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I bunch of my leaves have a bunch of these discoloration spots.  You can see it best in the spot by my thumb in the picture.  What deficiency is this?

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Hmmm, potassium maybe? If your leaf edges are dying/curling, it's potassium.

If I use the KH tester...does that gage Potassium?  That might be a stupid question because it's testing Carbonate Hardness but is the K in KH referring to potassium?

You know, I don't believe it is. That's not a bad question though.

its a little light green what is your nitrate levels at the moment? Have you added iron recently?

I can add some iron to see what happens.  Nitrates seem a little low. 

well if your nitrates are low i would start there. Then i would move on to iron. One thing at a time :)

It's kind of hard to tell from the picture, but it looks like there might be some insect damage (maybe spider mites?). The mottling looks like what spider mites did to my snow pea plants. That's just a guess though. Check the underside of the leaves for webbing and/or little salt and pepper-like granules. You can only really see them using a loop or microscope.

Here is a handy key from Bright Agrotech for diagnosing deficiencies that might help you determine if it is a deficiency, what it might be, and some treatment options:

KH tests do not indicate potassium levels in your system, but wouldn't it be nice if it were that easy? The only way I have seen to test potassium in aquariums is a fairly expensive test kit from Red Sea at $50.00 called Potassium Pro. Red Sea also has a magnesium test kit, Magnesium Pro for $37.00. They are fairly complex for a backyard setup though and I haven't wanted to pay that much for test kits yet, but if I do I'll let you know how it goes.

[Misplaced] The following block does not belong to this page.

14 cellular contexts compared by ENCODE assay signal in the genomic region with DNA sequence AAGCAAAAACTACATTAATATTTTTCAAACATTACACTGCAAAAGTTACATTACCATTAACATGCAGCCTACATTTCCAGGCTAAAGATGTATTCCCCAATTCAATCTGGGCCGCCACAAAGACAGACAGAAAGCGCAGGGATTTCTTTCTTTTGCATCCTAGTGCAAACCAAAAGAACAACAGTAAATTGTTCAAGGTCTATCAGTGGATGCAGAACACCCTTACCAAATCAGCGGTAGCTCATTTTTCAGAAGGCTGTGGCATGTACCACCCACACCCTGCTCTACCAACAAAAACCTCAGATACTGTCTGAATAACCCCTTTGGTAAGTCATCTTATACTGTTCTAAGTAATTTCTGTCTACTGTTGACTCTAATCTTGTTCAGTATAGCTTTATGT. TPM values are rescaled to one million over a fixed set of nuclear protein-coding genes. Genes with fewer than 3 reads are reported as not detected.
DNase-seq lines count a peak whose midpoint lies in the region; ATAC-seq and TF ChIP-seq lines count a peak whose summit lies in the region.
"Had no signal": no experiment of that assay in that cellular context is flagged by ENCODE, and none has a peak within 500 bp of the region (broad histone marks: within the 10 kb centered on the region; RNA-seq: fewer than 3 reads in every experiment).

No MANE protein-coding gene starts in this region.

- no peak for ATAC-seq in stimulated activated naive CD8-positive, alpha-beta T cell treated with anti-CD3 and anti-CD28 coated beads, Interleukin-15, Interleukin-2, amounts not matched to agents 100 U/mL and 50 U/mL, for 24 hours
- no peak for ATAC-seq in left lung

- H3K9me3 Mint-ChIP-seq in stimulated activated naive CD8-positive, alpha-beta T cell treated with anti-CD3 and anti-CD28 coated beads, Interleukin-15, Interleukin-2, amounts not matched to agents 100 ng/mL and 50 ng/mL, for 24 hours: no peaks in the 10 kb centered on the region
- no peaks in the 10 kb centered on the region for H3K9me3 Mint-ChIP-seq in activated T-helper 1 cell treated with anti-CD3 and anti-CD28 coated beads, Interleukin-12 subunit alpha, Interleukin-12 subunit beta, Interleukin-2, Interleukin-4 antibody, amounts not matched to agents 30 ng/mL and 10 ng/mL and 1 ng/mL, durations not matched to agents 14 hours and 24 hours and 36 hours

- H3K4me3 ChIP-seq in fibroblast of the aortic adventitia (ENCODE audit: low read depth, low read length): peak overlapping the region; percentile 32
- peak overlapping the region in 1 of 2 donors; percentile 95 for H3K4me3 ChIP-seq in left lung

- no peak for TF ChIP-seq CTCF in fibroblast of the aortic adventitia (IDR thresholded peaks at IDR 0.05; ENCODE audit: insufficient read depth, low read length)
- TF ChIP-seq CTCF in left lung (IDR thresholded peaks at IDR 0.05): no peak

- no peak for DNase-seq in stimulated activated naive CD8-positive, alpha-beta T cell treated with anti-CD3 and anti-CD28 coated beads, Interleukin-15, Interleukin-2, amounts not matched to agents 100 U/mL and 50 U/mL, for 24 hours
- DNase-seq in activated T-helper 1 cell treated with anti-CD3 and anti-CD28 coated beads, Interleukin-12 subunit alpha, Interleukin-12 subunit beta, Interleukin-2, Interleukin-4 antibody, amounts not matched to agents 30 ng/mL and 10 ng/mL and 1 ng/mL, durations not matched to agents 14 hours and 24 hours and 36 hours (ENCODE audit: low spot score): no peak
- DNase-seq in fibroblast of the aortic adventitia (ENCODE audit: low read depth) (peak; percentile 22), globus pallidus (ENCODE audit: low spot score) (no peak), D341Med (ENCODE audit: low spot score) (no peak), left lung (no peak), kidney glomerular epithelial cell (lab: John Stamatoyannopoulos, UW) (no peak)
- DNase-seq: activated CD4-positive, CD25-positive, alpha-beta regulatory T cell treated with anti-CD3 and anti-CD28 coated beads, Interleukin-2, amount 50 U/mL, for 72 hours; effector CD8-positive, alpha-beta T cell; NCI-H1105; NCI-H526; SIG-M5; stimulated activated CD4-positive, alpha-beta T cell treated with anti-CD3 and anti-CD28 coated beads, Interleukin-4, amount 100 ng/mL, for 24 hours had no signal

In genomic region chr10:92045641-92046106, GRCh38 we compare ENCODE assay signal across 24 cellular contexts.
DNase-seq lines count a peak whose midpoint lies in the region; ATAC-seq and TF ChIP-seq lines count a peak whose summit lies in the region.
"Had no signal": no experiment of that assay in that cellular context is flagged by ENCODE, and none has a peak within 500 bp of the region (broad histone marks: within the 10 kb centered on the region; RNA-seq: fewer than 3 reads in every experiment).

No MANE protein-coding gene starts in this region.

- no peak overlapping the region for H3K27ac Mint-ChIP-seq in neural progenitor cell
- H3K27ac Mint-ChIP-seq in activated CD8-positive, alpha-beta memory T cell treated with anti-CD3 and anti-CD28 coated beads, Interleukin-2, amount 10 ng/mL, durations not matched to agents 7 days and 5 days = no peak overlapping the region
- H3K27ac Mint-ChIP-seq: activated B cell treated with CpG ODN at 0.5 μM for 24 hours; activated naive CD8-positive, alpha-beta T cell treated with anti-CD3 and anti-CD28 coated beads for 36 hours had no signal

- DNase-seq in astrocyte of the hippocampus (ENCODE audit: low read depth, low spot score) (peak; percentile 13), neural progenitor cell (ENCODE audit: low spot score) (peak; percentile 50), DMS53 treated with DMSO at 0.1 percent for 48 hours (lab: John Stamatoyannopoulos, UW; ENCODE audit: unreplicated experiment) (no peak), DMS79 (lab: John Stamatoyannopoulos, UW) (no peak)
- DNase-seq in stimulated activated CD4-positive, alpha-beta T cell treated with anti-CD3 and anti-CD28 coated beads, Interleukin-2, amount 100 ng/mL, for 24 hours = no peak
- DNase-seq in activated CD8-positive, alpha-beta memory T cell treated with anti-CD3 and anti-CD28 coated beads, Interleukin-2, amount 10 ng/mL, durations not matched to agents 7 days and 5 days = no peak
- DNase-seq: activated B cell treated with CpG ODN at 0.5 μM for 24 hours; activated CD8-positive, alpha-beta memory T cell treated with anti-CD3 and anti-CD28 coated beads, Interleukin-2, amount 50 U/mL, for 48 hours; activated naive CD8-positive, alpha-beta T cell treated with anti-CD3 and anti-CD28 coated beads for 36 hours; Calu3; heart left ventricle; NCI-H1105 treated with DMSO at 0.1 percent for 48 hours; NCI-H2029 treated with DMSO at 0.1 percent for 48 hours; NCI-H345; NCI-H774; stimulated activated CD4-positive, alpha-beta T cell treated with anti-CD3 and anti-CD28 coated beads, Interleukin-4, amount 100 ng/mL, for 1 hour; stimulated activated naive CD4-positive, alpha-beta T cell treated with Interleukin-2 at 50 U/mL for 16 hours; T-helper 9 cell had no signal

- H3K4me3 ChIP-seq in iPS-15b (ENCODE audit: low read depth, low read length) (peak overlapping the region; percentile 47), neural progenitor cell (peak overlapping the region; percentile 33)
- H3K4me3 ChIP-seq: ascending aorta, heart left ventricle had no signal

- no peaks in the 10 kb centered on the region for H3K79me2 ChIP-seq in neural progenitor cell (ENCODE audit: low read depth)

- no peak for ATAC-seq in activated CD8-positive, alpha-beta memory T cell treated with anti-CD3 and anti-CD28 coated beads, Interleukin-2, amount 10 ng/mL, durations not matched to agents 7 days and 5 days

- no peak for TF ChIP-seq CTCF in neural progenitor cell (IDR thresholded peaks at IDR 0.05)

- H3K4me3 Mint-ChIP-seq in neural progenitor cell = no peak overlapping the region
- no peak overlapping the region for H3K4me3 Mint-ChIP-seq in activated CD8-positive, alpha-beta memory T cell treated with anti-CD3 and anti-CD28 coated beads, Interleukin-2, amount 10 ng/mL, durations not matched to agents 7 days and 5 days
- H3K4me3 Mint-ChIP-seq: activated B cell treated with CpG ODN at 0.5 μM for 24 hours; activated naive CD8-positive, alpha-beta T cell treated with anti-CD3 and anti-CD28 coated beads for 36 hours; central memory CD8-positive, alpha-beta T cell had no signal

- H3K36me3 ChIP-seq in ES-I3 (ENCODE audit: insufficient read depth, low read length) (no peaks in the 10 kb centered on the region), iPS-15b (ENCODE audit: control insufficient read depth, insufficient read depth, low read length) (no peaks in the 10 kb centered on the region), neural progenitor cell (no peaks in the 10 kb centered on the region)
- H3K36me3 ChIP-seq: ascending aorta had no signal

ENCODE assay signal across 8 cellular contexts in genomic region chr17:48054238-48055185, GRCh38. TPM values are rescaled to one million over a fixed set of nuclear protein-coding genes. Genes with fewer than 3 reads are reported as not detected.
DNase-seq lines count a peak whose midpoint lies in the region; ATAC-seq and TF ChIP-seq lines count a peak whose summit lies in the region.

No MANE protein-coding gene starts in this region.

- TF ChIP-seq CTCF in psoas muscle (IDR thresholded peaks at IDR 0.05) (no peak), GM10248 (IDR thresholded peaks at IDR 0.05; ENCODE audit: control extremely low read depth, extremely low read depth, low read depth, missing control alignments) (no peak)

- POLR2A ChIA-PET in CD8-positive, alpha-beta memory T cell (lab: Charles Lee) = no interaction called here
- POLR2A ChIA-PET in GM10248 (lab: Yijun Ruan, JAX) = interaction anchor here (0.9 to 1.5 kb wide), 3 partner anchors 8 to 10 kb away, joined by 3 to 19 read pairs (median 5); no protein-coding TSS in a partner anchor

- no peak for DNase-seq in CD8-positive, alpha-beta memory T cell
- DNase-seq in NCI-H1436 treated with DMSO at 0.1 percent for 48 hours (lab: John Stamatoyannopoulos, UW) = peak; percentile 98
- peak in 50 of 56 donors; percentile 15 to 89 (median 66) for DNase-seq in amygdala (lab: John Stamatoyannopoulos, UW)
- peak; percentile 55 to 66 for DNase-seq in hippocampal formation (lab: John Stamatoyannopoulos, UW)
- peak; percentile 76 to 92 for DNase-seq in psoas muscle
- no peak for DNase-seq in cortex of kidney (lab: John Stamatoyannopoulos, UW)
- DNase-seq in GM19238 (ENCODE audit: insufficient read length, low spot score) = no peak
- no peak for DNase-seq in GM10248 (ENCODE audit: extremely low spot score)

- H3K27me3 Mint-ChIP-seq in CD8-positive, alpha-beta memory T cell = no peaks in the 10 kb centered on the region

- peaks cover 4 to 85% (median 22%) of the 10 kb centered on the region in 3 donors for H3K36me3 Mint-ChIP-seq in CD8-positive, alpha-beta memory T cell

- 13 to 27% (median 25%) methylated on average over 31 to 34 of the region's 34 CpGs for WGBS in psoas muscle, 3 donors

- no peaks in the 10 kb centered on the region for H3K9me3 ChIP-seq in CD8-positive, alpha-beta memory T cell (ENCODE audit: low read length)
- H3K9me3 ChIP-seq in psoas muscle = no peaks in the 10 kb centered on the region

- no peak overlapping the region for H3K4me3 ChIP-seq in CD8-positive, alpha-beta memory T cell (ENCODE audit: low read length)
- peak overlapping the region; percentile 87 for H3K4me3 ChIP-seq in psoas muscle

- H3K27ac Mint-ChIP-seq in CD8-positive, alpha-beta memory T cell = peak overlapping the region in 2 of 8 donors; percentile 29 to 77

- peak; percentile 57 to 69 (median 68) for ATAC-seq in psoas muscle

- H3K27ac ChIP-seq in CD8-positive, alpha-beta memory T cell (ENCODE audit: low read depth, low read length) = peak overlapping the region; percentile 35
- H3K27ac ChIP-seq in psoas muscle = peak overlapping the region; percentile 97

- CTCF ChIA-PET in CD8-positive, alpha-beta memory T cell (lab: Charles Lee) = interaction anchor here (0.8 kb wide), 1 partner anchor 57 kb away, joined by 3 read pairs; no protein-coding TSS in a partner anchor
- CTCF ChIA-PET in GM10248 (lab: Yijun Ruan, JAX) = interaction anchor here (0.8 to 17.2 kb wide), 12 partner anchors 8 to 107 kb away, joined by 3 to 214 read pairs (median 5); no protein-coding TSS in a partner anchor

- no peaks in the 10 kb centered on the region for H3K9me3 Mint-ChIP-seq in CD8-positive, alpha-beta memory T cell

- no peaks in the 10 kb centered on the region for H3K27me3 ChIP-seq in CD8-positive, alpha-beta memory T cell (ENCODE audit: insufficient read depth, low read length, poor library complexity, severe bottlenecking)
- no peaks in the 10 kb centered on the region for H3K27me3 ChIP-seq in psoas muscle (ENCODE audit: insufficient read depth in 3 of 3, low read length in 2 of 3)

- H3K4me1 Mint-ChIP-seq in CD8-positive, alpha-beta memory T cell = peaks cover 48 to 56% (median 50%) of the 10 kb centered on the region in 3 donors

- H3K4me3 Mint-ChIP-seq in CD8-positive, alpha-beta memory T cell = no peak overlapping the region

Good luck!

I found this image about a year ago.  I've found it really helpful.

According to that...then the problem is manganese.

How do you supplement that?

Not a clue :)  

I'd start with Nitrates.  That's the most common problem.

Personally I just add a dollop of Maxicrop With Iron whenever strange colors appear and any strange colors that are not due to insects just go away. I get it right here at Sylvia's store. (Store tab above which at the moment is down or I would provide the direct link) Been doing that for 2 yrs now and it always seems to work and I believe strongly in supporting this forum.

The "K" in KH actually stands for "carbonate" in "Karbonatharte", and has nothing to do with potassium. (Potassium is 'K' on the periodic table of the elements...because in most all other languages besides English, its called "Kalium"...or some derivative thereof, from the Latin Kalium. It got to be called 'potassium' in English after the common term "pot ash" since ashes contain mostly pot-ashium)...At any rate...

Measurements of KH have much more to do with Ca (calcium) since the two most common methods of expressing KH, dH (degrees of hardness) and mg/L (milligrams per liter...which is the same thing as ppm, parts per million), are expressed as mg/L of CaCO3 (calcium carbonate) if calcium carbonate were the only source of carbonate ions in the water...which isn't always the case...magnesium carbonate is also present in many water sources.

It's hard to tell from just that photo, but what you are seeing may not at all be nutrient related there...

R.K. Castillo said:

If I use the KH tester...does that gage Potassium?  That might be a stupid question because it's testing Carbonate Hardness but is the K in KH referring to potassium?

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